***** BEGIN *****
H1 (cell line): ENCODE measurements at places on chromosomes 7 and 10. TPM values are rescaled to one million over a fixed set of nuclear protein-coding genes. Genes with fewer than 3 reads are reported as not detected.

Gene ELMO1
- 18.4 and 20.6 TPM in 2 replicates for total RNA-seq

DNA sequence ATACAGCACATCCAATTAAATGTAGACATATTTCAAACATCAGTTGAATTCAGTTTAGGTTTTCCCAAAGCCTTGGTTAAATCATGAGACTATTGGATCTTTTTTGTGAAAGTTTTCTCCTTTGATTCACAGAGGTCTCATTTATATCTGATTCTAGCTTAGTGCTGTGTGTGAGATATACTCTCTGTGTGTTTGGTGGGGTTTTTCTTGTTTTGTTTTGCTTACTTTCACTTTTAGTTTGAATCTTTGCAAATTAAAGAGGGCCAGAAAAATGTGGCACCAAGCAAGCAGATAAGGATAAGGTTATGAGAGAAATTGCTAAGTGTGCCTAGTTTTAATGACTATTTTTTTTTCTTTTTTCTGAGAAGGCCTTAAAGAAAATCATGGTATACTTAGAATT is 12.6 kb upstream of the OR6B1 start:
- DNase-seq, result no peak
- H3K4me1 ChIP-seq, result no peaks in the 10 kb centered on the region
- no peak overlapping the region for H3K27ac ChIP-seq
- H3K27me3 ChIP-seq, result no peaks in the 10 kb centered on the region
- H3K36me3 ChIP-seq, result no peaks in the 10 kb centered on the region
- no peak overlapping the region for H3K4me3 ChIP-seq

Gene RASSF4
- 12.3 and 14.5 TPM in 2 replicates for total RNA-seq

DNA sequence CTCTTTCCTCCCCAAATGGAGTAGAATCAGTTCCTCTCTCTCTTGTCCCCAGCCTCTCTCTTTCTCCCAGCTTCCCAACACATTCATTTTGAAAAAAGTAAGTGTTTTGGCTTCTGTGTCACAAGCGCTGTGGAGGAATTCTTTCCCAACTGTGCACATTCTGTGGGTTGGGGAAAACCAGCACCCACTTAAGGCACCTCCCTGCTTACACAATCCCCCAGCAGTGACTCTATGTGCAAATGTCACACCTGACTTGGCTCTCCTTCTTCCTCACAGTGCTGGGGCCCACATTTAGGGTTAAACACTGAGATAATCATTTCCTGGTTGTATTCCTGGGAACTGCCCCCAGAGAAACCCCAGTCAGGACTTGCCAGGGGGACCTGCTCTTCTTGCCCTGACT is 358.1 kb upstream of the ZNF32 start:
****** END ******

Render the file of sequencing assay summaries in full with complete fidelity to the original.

H1 (cell line): ENCODE measurements at places on chromosomes 7 and 10. TPM values are rescaled to one million over a fixed set of nuclear protein-coding genes. Genes with fewer than 3 reads are reported as not detected.

Gene ELMO1
- 18.4 and 20.6 TPM in 2 replicates for total RNA-seq

DNA sequence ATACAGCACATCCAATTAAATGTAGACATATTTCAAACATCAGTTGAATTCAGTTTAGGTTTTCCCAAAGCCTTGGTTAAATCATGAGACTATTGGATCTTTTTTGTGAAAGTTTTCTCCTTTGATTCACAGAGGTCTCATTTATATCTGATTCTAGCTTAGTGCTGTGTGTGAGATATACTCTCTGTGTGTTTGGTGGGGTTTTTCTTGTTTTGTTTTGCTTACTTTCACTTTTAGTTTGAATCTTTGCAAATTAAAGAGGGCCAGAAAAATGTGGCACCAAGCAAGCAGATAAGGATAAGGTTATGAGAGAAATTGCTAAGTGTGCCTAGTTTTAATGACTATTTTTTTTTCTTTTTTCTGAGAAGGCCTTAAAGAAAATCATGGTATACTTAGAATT is 12.6 kb upstream of the OR6B1 start:
- DNase-seq, result no peak
- H3K4me1 ChIP-seq, result no peaks in the 10 kb centered on the region
- no peak overlapping the region for H3K27ac ChIP-seq
- H3K27me3 ChIP-seq, result no peaks in the 10 kb centered on the region
- H3K36me3 ChIP-seq, result no peaks in the 10 kb centered on the region
- no peak overlapping the region for H3K4me3 ChIP-seq

Gene RASSF4
- 12.3 and 14.5 TPM in 2 replicates for total RNA-seq

DNA sequence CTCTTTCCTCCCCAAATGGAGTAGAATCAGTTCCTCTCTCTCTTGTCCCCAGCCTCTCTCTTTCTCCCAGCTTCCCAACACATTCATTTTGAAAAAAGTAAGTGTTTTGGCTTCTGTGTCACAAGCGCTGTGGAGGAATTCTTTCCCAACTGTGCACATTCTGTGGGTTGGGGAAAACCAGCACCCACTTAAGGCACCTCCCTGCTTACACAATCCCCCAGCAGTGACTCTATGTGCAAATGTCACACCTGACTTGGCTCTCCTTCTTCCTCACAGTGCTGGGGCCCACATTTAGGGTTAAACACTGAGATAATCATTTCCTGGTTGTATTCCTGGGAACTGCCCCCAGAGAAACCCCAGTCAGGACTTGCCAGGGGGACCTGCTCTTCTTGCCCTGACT is 358.1 kb upstream of the ZNF32 start: